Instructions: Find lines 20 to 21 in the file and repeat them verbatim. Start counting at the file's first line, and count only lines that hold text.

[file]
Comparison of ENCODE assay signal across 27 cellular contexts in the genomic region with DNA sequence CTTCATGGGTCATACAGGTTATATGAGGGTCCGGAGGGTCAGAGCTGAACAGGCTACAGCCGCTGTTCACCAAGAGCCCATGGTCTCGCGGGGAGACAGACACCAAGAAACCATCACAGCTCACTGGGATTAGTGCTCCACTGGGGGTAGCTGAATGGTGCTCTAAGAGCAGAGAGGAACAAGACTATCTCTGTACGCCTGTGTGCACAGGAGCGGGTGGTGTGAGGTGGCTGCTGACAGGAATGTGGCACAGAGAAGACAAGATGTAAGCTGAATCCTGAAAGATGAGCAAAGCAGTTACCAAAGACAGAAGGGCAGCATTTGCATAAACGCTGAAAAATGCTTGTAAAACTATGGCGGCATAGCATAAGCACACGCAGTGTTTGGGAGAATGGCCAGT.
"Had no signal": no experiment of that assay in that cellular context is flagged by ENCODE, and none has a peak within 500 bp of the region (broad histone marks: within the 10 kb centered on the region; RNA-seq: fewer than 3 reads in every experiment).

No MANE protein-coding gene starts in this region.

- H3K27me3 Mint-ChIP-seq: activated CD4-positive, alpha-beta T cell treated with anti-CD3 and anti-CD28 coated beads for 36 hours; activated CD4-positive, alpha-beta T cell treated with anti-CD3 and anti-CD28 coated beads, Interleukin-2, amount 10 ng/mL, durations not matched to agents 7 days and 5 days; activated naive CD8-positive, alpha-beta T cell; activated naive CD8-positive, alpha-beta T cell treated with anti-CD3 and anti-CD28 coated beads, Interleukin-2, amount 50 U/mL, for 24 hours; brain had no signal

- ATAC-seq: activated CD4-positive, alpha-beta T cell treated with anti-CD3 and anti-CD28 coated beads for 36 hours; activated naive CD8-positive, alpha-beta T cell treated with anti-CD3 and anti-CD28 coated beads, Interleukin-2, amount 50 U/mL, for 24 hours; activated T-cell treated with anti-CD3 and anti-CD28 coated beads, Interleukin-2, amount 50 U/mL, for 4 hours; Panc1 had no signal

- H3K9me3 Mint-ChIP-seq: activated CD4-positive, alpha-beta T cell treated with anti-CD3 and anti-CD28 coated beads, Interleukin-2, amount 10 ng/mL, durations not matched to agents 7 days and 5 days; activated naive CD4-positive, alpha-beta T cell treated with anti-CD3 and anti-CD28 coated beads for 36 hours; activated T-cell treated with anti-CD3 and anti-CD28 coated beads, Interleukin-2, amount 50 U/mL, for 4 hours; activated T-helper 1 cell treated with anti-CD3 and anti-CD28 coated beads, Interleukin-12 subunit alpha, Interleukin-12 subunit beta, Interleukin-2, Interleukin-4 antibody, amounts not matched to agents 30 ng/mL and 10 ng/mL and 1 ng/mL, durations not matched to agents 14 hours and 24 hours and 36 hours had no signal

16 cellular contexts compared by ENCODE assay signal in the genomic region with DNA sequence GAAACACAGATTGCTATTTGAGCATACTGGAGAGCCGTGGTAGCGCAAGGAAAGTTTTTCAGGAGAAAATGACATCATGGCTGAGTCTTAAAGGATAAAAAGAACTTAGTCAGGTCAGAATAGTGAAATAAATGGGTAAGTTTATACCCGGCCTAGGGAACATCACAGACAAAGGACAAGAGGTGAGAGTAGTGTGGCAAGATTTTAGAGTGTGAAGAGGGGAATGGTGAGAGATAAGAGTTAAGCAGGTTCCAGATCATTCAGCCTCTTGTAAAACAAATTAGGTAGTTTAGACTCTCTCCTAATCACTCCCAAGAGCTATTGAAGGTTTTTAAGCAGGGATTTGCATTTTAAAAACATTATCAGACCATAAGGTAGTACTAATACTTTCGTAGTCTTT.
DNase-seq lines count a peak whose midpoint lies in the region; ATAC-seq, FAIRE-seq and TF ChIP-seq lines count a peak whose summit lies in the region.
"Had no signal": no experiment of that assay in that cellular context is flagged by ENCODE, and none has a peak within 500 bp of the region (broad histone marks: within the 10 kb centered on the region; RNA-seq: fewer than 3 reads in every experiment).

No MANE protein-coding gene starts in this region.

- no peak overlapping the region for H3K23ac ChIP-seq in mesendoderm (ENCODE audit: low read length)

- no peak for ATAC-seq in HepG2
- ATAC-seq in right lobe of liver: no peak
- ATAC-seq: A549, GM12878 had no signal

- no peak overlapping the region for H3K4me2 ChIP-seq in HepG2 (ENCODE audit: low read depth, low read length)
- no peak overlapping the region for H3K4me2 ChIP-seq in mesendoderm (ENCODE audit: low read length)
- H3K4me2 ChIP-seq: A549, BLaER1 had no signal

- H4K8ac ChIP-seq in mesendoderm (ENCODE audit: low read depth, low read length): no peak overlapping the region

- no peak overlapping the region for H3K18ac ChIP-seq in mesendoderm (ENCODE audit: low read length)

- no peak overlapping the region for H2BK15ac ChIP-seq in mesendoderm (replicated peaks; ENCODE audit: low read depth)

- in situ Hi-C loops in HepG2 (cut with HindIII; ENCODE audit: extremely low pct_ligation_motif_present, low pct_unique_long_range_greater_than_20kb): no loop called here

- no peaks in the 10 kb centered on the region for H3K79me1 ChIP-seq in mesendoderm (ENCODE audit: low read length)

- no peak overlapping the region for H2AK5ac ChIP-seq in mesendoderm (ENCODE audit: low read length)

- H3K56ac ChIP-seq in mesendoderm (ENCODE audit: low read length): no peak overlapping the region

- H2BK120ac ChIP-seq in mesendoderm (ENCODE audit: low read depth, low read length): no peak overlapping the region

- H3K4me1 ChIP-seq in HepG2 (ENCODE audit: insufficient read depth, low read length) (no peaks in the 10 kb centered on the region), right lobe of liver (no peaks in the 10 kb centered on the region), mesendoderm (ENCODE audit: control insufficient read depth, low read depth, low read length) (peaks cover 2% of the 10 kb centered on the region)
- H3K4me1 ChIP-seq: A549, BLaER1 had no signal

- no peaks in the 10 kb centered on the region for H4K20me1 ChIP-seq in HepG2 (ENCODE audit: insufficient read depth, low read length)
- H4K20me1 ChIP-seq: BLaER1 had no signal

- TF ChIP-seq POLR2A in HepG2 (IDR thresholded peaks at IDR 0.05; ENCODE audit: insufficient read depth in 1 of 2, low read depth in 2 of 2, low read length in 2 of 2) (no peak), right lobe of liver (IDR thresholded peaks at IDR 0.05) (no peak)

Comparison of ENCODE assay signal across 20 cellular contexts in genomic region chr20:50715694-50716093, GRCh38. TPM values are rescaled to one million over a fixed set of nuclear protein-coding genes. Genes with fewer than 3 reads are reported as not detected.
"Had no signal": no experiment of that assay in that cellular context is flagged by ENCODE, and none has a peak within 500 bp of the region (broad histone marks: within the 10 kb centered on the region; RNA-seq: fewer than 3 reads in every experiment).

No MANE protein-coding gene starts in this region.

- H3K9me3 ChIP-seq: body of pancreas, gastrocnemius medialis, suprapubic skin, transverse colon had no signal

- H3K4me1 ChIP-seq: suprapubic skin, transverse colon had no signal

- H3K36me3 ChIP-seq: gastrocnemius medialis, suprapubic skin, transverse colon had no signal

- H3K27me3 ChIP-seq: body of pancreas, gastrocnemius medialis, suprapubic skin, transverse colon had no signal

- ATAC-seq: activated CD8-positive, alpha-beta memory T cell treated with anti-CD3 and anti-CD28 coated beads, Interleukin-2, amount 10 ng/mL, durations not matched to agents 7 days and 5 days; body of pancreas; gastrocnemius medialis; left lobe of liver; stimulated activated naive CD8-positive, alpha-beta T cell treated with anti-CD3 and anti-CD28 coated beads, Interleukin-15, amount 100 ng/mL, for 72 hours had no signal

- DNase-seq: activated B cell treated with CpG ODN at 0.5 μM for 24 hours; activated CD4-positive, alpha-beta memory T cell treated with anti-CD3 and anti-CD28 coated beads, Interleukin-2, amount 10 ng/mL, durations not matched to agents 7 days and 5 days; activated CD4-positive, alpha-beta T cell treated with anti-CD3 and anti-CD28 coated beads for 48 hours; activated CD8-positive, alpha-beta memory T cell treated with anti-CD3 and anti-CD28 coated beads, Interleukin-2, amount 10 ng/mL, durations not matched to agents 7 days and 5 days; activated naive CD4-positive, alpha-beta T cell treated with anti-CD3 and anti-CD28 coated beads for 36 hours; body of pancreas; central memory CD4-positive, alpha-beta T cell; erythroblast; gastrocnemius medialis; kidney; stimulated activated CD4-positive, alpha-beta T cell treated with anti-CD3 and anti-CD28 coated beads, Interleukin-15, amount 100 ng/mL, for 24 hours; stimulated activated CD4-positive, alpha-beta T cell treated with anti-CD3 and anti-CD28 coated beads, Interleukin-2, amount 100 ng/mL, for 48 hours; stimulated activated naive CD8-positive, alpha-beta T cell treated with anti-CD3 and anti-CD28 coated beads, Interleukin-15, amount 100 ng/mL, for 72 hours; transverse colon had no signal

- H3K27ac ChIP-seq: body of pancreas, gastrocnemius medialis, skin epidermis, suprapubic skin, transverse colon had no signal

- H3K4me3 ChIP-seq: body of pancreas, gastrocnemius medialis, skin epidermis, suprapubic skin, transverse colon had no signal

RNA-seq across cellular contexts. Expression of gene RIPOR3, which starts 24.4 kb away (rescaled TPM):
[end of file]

- no peak overlapping the region for H2BK15ac ChIP-seq in mesendoderm (replicated peaks; ENCODE audit: low read depth)

- in situ Hi-C loops in HepG2 (cut with HindIII; ENCODE audit: extremely low pct_ligation_motif_present, low pct_unique_long_range_greater_than_20kb): no loop called here